Sources: IN THESE TIMES, Title: “To Die for”*; “Take a Powder”*, Date: February 17, 1997; March 3, 1997, Author: Joel Bleifuss
Mainstream media coverage: Chicago Tribune, July 29, 1997, page 3, zone C
SSU Censored Researchers: Robin Stovall, Gavin Grundmann, and Erika Well
SSU faculty Evaluator: Debora Hammond, Ph.D.
Do you use toothpaste, shampoo, sunscreen, body lotion, body talc, makeup, or hair dye? These are among the personal care products the American consumer has been led to believe are safe but that are often contaminated with carcinogenic byproducts, or that contain substances that regularly react to form potent carcinogens during storage and use.
Consumers regularly assume that these products are not harmful because they believe that they are approved for safety by the food and Drug Administration (FDA). But although the FDA classifies cosmetics, dividing them into 13 categories, it does not regulate them. An FDA document posted on the agency’s World Wide Web home page explains that “a cosmetic manufacturer may use any ingredient or raw material and market the final product without government approval.” (This is with the exception of seven known toxins, such as hexachlorophene, mercury compounds, and chloroform.) Should the FDA deem a product a danger to public health, it has the power to pull a cosmetic product from the shelves. However, in many of these cases, the FDA has failed to do so, despite mounting evidence that some of the most common cosmetic ingredients may double as deadly carcinogens.
Examples of products with potential carcinogens are: Clairol “Nice and Easy” hair color, which releases carcinogenic formaldehyde as well as Cocamide DEA (a substance that can be contaminated with carcinogenic nitrosamines or react to produce a nitrosamine during storage or use); Vidal Sassoon shampoo, which, like the hair dye, contains Cocamide DEA; Cover Girl makeup contains TEA, which is also associated with carcinogenic nitrosamines; and Crest toothpaste which contains titanium dioxide, saccharin, and FD&C Blue # 1 (known carcinogens).
One of the cosmetic toxins that consumer advocates are most concerned about are nitrosamines, which contaminate a wide variety of cosmetic products. In the 1970s, nitrosamine contamination of cooked bacon and other nitrite-treated meats became a public health issue, and the food industry, which is more strictly regulated than the cosmetic industry, has since drastically lowered the amount of nitrosamines found in these processed meats. But today nitrosamines contaminate cosmetics at significantly higher levels than were once contained in bacon.
The FDA has long known that nitrosamines in cosmetics pose a risk to public health. On April 10, 1979, FDA commissioner Donald Kennedy called on the cosmetic industry to “take immediate measures to eliminate, to the extent possible, NDELA [a potent nitrosamine] and any other N-nitrosamine from cosmetic products.” Since that warning, however, cosmetic manufacturers have done little to remove N-nitrosamines from their products, and the FDA has done even less to monitor them.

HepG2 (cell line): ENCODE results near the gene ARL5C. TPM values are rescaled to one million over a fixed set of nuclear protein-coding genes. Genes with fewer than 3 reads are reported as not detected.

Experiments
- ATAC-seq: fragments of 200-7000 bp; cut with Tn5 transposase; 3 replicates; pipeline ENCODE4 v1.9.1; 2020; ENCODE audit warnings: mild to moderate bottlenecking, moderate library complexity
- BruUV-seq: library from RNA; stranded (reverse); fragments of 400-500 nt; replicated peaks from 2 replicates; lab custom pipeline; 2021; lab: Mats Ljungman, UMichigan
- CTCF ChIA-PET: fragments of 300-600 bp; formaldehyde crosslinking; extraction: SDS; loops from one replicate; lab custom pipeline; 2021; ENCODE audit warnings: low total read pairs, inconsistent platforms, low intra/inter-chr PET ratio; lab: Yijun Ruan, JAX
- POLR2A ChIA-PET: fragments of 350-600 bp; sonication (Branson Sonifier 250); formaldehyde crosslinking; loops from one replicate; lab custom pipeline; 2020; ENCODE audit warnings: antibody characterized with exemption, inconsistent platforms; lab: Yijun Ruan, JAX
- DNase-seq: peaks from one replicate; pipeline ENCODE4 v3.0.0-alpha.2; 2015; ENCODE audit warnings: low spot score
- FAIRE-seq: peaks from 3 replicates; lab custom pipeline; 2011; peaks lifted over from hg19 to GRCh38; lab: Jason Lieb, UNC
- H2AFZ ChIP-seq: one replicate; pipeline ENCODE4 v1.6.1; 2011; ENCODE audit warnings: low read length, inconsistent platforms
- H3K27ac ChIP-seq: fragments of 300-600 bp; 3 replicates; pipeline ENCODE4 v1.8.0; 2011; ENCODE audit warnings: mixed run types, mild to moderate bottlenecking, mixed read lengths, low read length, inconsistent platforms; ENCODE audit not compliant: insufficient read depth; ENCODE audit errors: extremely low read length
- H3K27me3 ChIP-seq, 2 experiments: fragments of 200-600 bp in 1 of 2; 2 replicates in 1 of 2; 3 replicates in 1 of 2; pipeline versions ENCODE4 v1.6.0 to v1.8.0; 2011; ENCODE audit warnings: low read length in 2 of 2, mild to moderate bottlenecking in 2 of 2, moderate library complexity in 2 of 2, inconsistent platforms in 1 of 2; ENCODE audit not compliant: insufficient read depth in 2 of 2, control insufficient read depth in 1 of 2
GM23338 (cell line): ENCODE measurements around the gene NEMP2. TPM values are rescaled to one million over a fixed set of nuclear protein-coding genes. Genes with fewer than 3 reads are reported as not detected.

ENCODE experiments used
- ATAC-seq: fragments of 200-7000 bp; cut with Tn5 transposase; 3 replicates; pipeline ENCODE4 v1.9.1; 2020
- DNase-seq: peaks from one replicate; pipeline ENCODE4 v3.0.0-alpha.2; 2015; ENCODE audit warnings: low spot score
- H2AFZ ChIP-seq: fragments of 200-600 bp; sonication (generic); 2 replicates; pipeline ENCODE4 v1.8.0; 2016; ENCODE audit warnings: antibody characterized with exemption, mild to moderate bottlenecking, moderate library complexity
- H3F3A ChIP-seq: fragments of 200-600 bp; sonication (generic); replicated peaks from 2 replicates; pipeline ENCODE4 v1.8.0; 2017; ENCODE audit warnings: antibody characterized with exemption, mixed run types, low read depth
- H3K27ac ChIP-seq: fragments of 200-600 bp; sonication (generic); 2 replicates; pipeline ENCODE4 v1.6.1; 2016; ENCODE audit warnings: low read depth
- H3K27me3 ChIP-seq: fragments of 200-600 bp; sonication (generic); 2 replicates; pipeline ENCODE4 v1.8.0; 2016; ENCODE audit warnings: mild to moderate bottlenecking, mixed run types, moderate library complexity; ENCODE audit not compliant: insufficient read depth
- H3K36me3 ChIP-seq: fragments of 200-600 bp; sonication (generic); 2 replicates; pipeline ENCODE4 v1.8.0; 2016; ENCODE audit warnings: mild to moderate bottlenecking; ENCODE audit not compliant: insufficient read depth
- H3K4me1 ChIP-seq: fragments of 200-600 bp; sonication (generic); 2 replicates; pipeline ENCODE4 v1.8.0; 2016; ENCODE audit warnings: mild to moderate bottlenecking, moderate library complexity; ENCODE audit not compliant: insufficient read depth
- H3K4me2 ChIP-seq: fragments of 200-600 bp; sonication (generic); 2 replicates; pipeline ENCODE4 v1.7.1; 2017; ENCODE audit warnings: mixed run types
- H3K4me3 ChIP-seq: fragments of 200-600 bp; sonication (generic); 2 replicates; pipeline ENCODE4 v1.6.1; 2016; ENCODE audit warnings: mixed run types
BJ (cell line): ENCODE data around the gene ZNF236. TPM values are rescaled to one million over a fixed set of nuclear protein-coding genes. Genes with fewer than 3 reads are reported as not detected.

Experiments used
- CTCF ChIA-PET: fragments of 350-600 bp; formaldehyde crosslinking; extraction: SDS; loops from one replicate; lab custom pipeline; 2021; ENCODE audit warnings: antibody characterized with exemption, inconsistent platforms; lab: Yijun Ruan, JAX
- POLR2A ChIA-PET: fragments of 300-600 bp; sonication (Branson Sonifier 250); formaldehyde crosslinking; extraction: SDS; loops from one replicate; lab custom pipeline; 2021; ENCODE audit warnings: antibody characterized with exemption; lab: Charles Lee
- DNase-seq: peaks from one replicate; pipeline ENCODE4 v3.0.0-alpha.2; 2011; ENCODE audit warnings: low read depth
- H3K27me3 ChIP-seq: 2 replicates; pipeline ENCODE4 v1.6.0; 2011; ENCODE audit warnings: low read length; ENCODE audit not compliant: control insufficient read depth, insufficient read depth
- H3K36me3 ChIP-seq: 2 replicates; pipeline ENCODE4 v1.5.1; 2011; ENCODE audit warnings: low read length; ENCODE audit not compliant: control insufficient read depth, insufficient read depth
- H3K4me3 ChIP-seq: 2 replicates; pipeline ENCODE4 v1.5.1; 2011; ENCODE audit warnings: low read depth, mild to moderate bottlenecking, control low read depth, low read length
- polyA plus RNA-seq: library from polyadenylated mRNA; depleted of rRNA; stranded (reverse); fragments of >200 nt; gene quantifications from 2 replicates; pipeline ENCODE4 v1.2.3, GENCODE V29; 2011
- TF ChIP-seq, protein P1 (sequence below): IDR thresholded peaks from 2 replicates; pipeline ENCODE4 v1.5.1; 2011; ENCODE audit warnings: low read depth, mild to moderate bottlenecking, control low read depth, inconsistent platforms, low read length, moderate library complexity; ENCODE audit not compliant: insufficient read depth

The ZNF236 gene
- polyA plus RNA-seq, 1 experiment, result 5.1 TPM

Individual FDA scientists are speaking out. The FDA’s Donald Havery and Hardy Chou, for example, proclaimed that the continued use of these ingredients contradicts what should be a social goal: keeping “human exposure to nitros-amines to the lowest level technologically feasible, by reducing levels in all personal care products.”
UPDATE BY AUTHOR JOEL BLEIFUSS: “Cosmetics are among the most unregulated, and therefore most potentially harmful, consumer products on the market. Consumers fail to realize that what you put on your skin is absorbed into the body. few publications put effort into investigating the cosmetics industry, which is not surprising since the industry is a major magazine and newspaper advertiser. This is especially true of the women’s magazines. Consequently, there is almost no good coverage of the industry.
“The Chicago-based Cancer Prevention Coalition is a reliable source of information, though the group has a definite point of view. The government scientists who do the research on cosmetic ingredients proved indispensable in helping me understand the science and the scope of the problem. The FDA’s public relations apparatus was only helpful to a point. Once I had hard questions for them, they strung me along until after my deadline had passed. For example, I wanted to know why the FDA and the Cosmetic Toiletry and fragrance Association both cite a talc workshop which they co-sponsor as refuting the link between ovarian cancer and talc, when the review that they commissioned on the epidemiological evidence—a review presented at the workshop—concluded just the opposite. And I wanted to know why the FDA, despite ample evidence of a link between ovarian cancer and talc, had refused to take regulatory action. I never got a response.”
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